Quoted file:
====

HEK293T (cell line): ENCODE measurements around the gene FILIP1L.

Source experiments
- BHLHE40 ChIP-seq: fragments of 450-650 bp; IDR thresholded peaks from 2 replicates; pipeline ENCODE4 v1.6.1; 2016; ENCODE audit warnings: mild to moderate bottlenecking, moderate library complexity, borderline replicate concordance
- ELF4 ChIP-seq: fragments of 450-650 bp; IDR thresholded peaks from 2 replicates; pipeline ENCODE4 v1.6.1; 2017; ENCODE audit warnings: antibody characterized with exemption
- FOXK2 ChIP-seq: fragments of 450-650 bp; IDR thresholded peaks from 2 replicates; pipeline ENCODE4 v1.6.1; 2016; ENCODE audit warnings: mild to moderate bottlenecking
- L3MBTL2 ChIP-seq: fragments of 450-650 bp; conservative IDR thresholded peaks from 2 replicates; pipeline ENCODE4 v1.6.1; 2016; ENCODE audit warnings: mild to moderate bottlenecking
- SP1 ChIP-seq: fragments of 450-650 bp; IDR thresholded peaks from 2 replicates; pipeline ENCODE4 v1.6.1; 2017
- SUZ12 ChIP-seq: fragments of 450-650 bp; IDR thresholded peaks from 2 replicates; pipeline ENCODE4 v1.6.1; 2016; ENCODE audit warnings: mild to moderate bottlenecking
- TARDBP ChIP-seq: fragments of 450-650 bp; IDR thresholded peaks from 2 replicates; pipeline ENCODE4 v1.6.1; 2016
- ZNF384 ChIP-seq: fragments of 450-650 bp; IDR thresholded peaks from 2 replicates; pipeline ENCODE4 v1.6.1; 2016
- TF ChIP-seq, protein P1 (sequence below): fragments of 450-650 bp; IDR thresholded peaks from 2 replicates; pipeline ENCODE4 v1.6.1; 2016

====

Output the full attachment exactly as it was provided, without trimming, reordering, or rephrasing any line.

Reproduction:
HEK293T (cell line): ENCODE measurements around the gene FILIP1L.

Source experiments
- BHLHE40 ChIP-seq: fragments of 450-650 bp; IDR thresholded peaks from 2 replicates; pipeline ENCODE4 v1.6.1; 2016; ENCODE audit warnings: mild to moderate bottlenecking, moderate library complexity, borderline replicate concordance
- ELF4 ChIP-seq: fragments of 450-650 bp; IDR thresholded peaks from 2 replicates; pipeline ENCODE4 v1.6.1; 2017; ENCODE audit warnings: antibody characterized with exemption
- FOXK2 ChIP-seq: fragments of 450-650 bp; IDR thresholded peaks from 2 replicates; pipeline ENCODE4 v1.6.1; 2016; ENCODE audit warnings: mild to moderate bottlenecking
- L3MBTL2 ChIP-seq: fragments of 450-650 bp; conservative IDR thresholded peaks from 2 replicates; pipeline ENCODE4 v1.6.1; 2016; ENCODE audit warnings: mild to moderate bottlenecking
- SP1 ChIP-seq: fragments of 450-650 bp; IDR thresholded peaks from 2 replicates; pipeline ENCODE4 v1.6.1; 2017
- SUZ12 ChIP-seq: fragments of 450-650 bp; IDR thresholded peaks from 2 replicates; pipeline ENCODE4 v1.6.1; 2016; ENCODE audit warnings: mild to moderate bottlenecking
- TARDBP ChIP-seq: fragments of 450-650 bp; IDR thresholded peaks from 2 replicates; pipeline ENCODE4 v1.6.1; 2016
- ZNF384 ChIP-seq: fragments of 450-650 bp; IDR thresholded peaks from 2 replicates; pipeline ENCODE4 v1.6.1; 2016
- TF ChIP-seq, protein P1 (sequence below): fragments of 450-650 bp; IDR thresholded peaks from 2 replicates; pipeline ENCODE4 v1.6.1; 2016